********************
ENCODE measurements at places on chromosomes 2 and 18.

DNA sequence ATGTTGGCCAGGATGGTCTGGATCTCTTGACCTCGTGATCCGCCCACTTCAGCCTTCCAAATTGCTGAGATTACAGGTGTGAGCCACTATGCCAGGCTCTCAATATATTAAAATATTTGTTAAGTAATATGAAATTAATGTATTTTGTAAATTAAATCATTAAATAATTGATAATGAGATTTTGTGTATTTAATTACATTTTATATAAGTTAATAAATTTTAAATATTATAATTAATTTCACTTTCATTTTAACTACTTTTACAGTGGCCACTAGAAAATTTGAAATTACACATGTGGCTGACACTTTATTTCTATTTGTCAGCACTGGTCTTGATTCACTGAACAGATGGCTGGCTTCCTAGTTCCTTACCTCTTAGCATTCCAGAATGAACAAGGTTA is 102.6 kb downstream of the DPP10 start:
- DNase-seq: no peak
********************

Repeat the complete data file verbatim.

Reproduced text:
ENCODE measurements at places on chromosomes 2 and 18.

DNA sequence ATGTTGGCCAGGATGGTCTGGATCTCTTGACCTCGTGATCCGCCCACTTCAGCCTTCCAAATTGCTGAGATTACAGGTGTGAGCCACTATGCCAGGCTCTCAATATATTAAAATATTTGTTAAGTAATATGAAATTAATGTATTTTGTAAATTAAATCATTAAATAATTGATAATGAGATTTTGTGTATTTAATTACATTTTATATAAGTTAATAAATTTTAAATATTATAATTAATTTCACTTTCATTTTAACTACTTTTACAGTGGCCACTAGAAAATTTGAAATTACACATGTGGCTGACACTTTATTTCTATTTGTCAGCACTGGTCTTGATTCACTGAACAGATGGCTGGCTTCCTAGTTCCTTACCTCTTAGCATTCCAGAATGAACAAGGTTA is 102.6 kb downstream of the DPP10 start:
- DNase-seq: no peak